Cotswold Fayre is a new generation of wholesaler. While the business needs to stay profitable, chief executive and founder Paul Hargreaves is just as focused on making sure its practices benefit the planet and his employees.
“We have been voluntarily assessed every two to three years, and companies that have reached a certain level in this certification are called B Corps,” he explains.
With nearly 200 B Corps companies in the UK right now, Cotswold Fayre is one
of, if not the only, wholesaler on this list.
This means that the Berkshire-based company is certified to have met the highest standards of verified social and environmental performance, public transparency, and legal accountability to balance profit and purpose.
“What does this mean in practice?” Hargreaves asks. “We’re in an industry that is fortunate to have a business model, that, by its very nature, is carbon-reducing, with delivered wholesale taking vehicles off the road.
“We’ve also recently undertaken some modelling on this and aware that we can reduce ours even further by making changes to our logistics later in the year.”
Cotswold Fayre began in south-east London two decades ago as a side-project for Hargreaves, who would buy from brands around the Cotswolds region before selling them to local farm shops. “The business continued to grow, and the turning point came when I got back from a holiday to find my answering-machine tape had run out of roll. At that point, I knew I needed to decide either to embrace it properly, or stop.”
He joined forces with a partner based in Reading who was in charge of the logistical side of the company. The pair continued to operate from their separate locations. “As in any start-up, we were struggling initially and getting into debt, which is why my business partner decided to leave the company,” says Hargreaves. “I made the strategic decision to move to the Reading area and take on the business by myself.
“Shortly after this, we started becoming profitable. The business reached a point where, as long as we kept our costs in control, there was huge scope for growth.”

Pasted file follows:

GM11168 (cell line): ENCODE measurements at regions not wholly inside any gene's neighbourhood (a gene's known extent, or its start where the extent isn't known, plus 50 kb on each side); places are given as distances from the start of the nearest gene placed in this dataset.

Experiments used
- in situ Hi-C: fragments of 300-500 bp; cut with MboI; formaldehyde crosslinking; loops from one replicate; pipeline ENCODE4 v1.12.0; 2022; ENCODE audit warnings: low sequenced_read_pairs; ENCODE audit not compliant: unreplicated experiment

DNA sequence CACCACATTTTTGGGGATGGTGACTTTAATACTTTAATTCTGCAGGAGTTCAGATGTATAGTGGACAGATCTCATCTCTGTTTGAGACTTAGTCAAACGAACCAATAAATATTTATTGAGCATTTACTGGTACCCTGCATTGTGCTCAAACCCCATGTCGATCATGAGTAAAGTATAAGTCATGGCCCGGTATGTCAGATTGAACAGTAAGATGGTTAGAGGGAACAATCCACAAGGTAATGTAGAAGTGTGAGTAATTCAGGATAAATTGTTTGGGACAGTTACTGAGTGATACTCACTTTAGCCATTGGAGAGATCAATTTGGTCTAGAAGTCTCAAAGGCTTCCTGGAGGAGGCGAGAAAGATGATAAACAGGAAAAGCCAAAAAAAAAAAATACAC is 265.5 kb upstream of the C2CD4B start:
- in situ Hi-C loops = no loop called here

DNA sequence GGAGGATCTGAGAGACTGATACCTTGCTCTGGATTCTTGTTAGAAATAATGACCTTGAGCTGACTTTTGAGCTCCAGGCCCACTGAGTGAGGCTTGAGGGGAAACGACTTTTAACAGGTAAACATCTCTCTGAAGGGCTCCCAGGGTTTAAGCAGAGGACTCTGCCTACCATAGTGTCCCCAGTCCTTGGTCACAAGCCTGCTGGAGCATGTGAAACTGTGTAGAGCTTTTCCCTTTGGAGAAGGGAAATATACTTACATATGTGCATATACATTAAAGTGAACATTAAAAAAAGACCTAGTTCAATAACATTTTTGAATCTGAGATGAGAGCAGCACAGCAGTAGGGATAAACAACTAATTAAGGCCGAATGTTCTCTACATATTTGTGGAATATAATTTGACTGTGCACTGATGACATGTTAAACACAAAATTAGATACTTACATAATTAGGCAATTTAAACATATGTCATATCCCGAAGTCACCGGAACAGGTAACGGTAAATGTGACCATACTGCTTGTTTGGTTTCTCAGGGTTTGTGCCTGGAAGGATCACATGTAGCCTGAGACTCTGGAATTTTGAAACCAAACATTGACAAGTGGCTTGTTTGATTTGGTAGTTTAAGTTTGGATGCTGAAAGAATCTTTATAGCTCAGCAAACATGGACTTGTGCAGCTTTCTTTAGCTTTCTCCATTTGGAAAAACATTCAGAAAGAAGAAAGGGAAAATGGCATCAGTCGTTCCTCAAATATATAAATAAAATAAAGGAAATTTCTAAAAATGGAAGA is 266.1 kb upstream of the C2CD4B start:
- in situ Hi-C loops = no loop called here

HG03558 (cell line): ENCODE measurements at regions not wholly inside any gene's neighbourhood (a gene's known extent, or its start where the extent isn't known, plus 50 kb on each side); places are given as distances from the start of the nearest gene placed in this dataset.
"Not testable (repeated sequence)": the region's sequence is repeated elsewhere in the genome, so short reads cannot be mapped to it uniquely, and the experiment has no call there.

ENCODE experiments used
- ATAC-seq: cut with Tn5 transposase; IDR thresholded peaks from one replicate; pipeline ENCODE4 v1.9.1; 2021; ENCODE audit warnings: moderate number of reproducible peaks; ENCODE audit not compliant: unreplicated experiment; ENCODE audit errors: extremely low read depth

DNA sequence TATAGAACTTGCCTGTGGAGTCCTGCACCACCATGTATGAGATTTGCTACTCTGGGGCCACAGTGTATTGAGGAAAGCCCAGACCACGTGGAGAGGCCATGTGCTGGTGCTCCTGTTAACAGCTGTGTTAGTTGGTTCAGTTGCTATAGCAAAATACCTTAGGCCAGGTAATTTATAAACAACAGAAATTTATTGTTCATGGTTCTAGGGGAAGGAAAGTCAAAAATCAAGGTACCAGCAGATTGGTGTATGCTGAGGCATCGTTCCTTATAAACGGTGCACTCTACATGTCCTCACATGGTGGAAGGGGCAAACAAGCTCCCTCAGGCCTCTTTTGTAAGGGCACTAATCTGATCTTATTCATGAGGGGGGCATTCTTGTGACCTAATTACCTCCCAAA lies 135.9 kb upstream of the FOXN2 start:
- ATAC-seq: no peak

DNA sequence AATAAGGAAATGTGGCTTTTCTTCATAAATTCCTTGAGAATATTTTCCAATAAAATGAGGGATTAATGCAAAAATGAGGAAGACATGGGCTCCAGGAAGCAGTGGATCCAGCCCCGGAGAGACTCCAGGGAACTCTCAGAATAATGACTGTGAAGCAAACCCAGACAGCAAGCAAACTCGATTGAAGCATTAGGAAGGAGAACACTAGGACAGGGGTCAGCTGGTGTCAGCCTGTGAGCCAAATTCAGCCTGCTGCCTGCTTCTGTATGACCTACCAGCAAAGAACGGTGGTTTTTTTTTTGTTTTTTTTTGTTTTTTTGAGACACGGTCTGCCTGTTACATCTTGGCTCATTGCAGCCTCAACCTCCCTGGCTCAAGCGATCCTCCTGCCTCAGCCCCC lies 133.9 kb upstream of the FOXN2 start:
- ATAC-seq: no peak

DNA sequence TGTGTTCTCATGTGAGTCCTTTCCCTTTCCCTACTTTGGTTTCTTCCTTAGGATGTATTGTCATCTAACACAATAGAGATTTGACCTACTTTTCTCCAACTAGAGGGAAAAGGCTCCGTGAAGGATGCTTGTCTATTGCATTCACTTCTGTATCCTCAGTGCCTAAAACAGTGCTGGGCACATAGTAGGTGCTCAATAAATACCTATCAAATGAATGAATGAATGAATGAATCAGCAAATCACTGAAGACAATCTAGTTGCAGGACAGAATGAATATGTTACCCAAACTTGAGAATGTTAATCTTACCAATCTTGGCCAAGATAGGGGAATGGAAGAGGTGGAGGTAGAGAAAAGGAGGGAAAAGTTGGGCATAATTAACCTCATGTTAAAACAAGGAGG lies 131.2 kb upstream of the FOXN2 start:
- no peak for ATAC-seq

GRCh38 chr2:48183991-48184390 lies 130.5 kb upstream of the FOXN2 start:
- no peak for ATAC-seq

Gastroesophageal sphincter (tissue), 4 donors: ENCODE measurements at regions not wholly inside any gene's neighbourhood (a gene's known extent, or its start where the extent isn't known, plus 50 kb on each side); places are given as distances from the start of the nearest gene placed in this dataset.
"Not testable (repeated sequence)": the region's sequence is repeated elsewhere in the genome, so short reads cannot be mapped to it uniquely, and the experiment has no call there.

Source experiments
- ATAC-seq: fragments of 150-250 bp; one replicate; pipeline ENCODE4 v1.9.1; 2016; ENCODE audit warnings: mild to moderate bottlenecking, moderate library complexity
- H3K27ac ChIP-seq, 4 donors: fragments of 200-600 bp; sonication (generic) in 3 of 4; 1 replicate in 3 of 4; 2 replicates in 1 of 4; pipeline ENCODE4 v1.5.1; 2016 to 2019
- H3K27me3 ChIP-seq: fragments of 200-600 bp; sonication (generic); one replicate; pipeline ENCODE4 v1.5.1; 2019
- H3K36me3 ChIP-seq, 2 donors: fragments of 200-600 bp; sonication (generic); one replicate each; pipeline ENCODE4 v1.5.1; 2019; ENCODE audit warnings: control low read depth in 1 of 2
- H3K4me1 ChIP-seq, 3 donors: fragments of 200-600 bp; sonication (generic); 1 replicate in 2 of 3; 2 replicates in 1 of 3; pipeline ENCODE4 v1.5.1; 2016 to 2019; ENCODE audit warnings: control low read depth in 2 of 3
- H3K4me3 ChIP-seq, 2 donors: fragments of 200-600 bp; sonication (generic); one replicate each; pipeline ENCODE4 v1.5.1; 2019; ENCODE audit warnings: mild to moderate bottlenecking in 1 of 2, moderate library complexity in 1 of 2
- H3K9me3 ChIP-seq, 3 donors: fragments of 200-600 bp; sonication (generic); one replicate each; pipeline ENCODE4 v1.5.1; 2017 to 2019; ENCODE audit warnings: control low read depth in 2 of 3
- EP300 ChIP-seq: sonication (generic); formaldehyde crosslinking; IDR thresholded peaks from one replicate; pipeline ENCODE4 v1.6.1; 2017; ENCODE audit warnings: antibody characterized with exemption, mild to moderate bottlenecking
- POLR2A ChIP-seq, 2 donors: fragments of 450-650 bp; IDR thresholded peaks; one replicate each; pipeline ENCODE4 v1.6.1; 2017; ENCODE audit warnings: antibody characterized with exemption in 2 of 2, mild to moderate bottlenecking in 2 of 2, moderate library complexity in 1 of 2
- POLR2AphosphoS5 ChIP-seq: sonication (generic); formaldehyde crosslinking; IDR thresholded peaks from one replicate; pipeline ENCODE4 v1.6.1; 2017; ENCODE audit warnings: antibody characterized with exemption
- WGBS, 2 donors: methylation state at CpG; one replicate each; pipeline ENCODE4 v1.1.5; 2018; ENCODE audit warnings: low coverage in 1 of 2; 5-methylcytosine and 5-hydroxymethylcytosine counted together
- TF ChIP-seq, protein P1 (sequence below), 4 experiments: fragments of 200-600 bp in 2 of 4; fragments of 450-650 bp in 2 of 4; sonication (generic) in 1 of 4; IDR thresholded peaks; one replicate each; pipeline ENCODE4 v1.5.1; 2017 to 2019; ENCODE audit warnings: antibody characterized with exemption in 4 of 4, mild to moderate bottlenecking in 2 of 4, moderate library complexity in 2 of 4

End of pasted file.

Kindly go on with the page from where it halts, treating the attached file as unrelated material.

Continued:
This growth began in the early days when Hargreaves sent out a simple postal survey. “It sounds strange in this day and age, because we have the internet, but I received 28 responses back from the 30 farm shops I sent it out to,” he explains.
“In this survey, I asked if they’d be interested in purchasing certain products if I were to offer the service. This demonstrated the massive need for a wholesale ordering system for farm shops.”
Coming back to 2019, Hargreaves has released a book that outlines how to run a business that makes a positive impact on the world titled ‘Forces for Good’. He is also in discussions about moving towards using electric vehicles for deliveries into London.
“As well as this, we are working with our suppliers on how they can improve their environmental credentials and recently hosted a conference named ‘Towards a Greener Future’ to help them do just that,” he says.
“Our aim as a wholesaler is to be the best employer within the sector. We encourage long holidays, pay higher than the living wage and create a fun working environment.
“Having a work place where people love to come to work will be a productive work place,” he adds.
As well as farm shops, the company also supplies garden centres, food halls, department stores, along with its fastest-growing segment of convenience and forecourts.
“Twenty years ago, we would never have supplied a convenience store, but now they’re a major part of what we do,” says Hargreaves.
“This is to do with the rise in popularity of speciality foods and retailers wanting to differentiate themselves from their competitors.
“They didn’t have the likes of Sainsbury’s Local or Tesco Express back then, either, so the competitive landscape has changed. Television shows and the rise of famous chefs such as Jamie Oliver were the catalyst for the public adopting a more exotic palette,” he adds.
“Farm shops are also huge organisations now. Back then, they would just be based in a small shed, but now you have the likes of Darts Farm shop in Devon having a turnover that is in the millions.”
Cotswold Fayre is also very selective with the products it stocks. “For every new brand we take on, we reject about 10, and the sort of suppliers we work with are normally happy if they’re working with Ocado, Waitrose and ourselves, as that covers a large majority of their target base,” he says.
Like every business, it has faced numerous hurdles over the years. Hargreaves says: “For 15 years, we continued to improve, but then plateaued around 2014 and stagnated for two years.
“It was at that point that we realised that we were too focused on logistics, so we project-managed a move to outsource our distribution.”
As a result, half the employees in the company now stem from the sales and marketing department, compared with previously,
when lorry drivers and warehouse workers made up the vast majority. “This enabled us to focus more on our customers, which put us back on a positive path of growth,” says Hargreaves.
“Within the next three years, the intention is to distribute my share of the business. I’ll be doing this by introducing an employee ownership option in which we create a trust fund where 20% of the shares are available to buy.”
With plans also in place to open up a farm shop in the next 12 months, Cotswold Fayre is primed to become even more successful from financial, sustainable and emotional standpoints.